It was a Wednesday. I remember the day like it was yesterday. It feels like an episode of Grey’s Anatomy where I’m looking down at version of myself—a version I no longer recognize. Oh, I still see pictures of her. I recognize the smile, the hair, and the face. She still has the same physical features as I do. She still sounds like me, looks like me, and acts like me. But the girl in the pictures died long ago on a spring afternoon in the doctor’s office.
I look down on her body, my old body—the one without bruises from IVs; the one without a distended stomach from undigested food, possibly from yesterday’s meal; the one who can sleep without sleeping pills and can wake without uppers; the one who can eat a full meal without becoming sick; the one without pain behind every smile. As I see the twenty-four year old sitting at her gastroenterologist’s, I wonder if she knew that her world would be shaken that day and that some days it would feel like it had been shattered.
On April 30, 2014, I was told that I have gastroparesis, a debilitating, lifelong stomach disorder that would soon cause me unimaginable hurt and pain. Days would turn into weeks, which would turn into months and then years of unimaginable nausea. The nausea was persistent, consistent, and unpredictable and could surface out of nowhere. A once normal diet turned into liquids and mushy food where I would actually end up eating baby food because it was better than a feeding tube.
And then there was the pain. The pain was unrelenting and powerful. It would keep me up at night and it would make me want to give up on many occasions. Looking back at that twenty-four year old sitting in the waiting room, I see the smile on her face when she finally received a diagnosis after years of searching for one. I wish I could scream at her that this was nothing to smile over, that she should not be happy about this diagnosis because nothing about this disorder causes happiness. I wish I could have told her to go back and pray that this test came back negative too and hope for another one to show something else, something easier to handle, something less debilitating. I wish I could tell her that her life would never be the same.
Yet that girl, so young, so ready to finally have an answer, was just so happy that there was something to finally attribute to years of pain. She thought there had to be something that someone, anyone, could do about it. She hadn’t become jaded and had faith that doctors could fix anything and would certainly fix her. She thought even though the disease was incurable, one of the treatments would work for her.
Looking back I want to hold that girl’s hand. I want to cry with her and let her cry about the life she was leaving behind from that day forward. I want to mourn all that she would be losing. I want to tell her that she would soon be diagnosed with four chronic illnesses along with dozens of other types of pain along her entire body. I want to tell her this would soon change everything. I want to tell her that she would soon lose her friends because they would tire of hearing that she was too sick to come see them. I want to tell her that people would soon lose interest and would complain to her more about their lives but never once ask her about her life. I want to tell her that she would see more doctors and specialists in two years than most see in an entire lifetime. I want to tell her that she would be poked, prodded, tested, cut open, and stripped down to the point that she felt almost no pain when the needle entered her skin and no embarrassment when she shed herself of her clothing. I want to tell her that she would end up having a six inch needle repeatedly shoved into her stomach, needles stuck all over her body, and tubes shoved down her throat to provide a shot of Botox all because it seemed worth it to rid herself of the pain—it was that bad. I want to tell her to eat anything she pleased and enjoy it because that pleasure and that freedom were about to be taken from her. I want to tell her that she would soon lose the job that she received her Master’s degree to pursue. I want to tell her that she would spend most days curled up on the couch fighting back tears and taking narcotics or other treatments. I want to tell her she would take more medication than a ninety year old when she was only twenty-six. I want to tell her to cry for all she was losing.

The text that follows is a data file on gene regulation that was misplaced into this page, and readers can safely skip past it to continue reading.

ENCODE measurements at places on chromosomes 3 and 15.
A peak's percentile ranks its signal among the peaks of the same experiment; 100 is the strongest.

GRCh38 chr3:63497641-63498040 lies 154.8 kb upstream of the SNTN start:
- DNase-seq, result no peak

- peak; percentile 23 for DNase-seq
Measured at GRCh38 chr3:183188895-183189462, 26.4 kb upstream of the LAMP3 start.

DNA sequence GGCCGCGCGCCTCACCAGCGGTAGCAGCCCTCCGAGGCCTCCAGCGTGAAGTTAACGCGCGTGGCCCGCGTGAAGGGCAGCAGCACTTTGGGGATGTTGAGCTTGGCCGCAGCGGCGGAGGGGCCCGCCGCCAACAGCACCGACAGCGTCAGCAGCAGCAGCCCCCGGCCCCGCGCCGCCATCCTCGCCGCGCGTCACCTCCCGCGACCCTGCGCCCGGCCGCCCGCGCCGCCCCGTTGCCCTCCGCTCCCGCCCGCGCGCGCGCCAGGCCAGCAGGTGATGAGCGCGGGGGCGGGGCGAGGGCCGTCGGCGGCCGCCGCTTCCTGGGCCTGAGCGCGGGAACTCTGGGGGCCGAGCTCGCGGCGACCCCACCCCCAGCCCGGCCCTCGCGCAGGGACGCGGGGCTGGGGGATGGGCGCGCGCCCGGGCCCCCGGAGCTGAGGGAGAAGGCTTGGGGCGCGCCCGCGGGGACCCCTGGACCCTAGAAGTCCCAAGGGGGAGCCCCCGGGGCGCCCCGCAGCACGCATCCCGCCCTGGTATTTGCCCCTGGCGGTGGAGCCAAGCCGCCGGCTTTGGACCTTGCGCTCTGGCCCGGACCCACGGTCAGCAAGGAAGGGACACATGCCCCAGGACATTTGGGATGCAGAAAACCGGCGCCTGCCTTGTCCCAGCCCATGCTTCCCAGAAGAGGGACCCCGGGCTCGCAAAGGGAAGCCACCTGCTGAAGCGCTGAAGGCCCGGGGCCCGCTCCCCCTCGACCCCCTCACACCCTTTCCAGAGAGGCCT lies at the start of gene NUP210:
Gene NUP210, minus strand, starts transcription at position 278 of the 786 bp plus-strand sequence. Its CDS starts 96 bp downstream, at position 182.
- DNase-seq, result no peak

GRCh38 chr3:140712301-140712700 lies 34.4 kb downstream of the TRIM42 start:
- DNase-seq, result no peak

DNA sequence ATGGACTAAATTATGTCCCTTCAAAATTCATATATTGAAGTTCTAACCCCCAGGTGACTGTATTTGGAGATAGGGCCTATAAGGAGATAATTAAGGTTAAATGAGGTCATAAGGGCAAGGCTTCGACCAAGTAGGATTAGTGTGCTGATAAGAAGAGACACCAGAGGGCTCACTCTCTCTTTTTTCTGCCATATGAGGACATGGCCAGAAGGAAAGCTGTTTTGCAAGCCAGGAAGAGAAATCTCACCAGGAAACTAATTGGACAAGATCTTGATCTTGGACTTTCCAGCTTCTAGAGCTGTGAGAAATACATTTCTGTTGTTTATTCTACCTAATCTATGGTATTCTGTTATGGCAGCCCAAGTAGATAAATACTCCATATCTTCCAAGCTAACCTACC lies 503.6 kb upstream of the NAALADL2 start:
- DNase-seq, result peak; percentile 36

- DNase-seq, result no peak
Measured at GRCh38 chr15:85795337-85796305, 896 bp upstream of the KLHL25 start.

But I want to tell her not to live there. I want to tell her to hone in on every blessing, savoring the minutes of happiness—no matter how small—because some days there wouldn’t much to be happy about. I want to tell her to remember the days she doesn’t have pain and celebrate those things most people would consider miniscule. I want to tell her to enjoy herself on those good days even if it makes her have a few bad days. I want to tell her to live her life because she is far to young to let it all go and give up. I want to tell her to laugh as much as she can and to smile even through the pain no matter how fake it seems. I want to tell her to never blame herself for losing her friends, losing her job, or losing herself because it isn’t her fault. I want to tell her to never give up. I want to tell her to fight with all she has and to never stop fighting. But most importantly, I want to tell her to cling to her faith and to not let go for even a second. Because the truth was, that girl was about to go through the hardest time of her life and she needed as much faith as she could muster.
While pretty much everyone goes through challenging times, people with chronic illnesses don’t ever know when those challenging times will end and the sad thing is they may never end. Yet many think that when we are diagnosed, our desire to be our old self died along with our diagnosis. The truth is, our heart is still there even when our body is broken.